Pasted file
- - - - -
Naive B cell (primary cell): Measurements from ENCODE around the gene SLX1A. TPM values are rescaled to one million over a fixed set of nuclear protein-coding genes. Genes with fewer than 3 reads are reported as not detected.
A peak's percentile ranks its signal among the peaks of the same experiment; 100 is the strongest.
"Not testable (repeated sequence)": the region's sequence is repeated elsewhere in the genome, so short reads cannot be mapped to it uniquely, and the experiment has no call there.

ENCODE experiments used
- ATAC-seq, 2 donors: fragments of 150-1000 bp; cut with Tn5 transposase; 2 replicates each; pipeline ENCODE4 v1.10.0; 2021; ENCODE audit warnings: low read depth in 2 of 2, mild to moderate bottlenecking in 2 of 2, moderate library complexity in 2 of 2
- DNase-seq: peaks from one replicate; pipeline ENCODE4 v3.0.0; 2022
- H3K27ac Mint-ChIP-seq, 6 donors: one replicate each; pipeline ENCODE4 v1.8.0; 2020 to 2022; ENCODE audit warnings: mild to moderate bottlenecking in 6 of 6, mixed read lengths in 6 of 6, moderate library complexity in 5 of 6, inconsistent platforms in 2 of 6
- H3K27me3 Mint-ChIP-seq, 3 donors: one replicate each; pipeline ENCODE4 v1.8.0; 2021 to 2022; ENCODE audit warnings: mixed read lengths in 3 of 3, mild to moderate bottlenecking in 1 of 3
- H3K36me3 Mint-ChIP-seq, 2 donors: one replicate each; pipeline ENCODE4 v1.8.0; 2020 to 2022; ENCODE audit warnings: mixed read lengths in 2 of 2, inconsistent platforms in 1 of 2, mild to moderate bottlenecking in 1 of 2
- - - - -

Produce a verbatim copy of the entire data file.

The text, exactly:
Naive B cell (primary cell): Measurements from ENCODE around the gene SLX1A. TPM values are rescaled to one million over a fixed set of nuclear protein-coding genes. Genes with fewer than 3 reads are reported as not detected.
A peak's percentile ranks its signal among the peaks of the same experiment; 100 is the strongest.
"Not testable (repeated sequence)": the region's sequence is repeated elsewhere in the genome, so short reads cannot be mapped to it uniquely, and the experiment has no call there.

ENCODE experiments used
- ATAC-seq, 2 donors: fragments of 150-1000 bp; cut with Tn5 transposase; 2 replicates each; pipeline ENCODE4 v1.10.0; 2021; ENCODE audit warnings: low read depth in 2 of 2, mild to moderate bottlenecking in 2 of 2, moderate library complexity in 2 of 2
- DNase-seq: peaks from one replicate; pipeline ENCODE4 v3.0.0; 2022
- H3K27ac Mint-ChIP-seq, 6 donors: one replicate each; pipeline ENCODE4 v1.8.0; 2020 to 2022; ENCODE audit warnings: mild to moderate bottlenecking in 6 of 6, mixed read lengths in 6 of 6, moderate library complexity in 5 of 6, inconsistent platforms in 2 of 6
- H3K27me3 Mint-ChIP-seq, 3 donors: one replicate each; pipeline ENCODE4 v1.8.0; 2021 to 2022; ENCODE audit warnings: mixed read lengths in 3 of 3, mild to moderate bottlenecking in 1 of 3
- H3K36me3 Mint-ChIP-seq, 2 donors: one replicate each; pipeline ENCODE4 v1.8.0; 2020 to 2022; ENCODE audit warnings: mixed read lengths in 2 of 2, inconsistent platforms in 1 of 2, mild to moderate bottlenecking in 1 of 2